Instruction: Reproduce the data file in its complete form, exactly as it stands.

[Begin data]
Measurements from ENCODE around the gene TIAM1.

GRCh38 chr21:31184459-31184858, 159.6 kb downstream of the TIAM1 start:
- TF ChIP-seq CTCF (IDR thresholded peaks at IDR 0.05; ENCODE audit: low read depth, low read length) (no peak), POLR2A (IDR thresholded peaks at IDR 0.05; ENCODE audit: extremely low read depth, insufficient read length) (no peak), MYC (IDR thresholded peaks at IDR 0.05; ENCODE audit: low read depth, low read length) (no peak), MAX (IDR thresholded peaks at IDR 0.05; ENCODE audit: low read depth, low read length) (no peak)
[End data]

Measurements from ENCODE around the gene TIAM1.

GRCh38 chr21:31184459-31184858, 159.6 kb downstream of the TIAM1 start:
- TF ChIP-seq CTCF (IDR thresholded peaks at IDR 0.05; ENCODE audit: low read depth, low read length) (no peak), POLR2A (IDR thresholded peaks at IDR 0.05; ENCODE audit: extremely low read depth, insufficient read length) (no peak), MYC (IDR thresholded peaks at IDR 0.05; ENCODE audit: low read depth, low read length) (no peak), MAX (IDR thresholded peaks at IDR 0.05; ENCODE audit: low read depth, low read length) (no peak)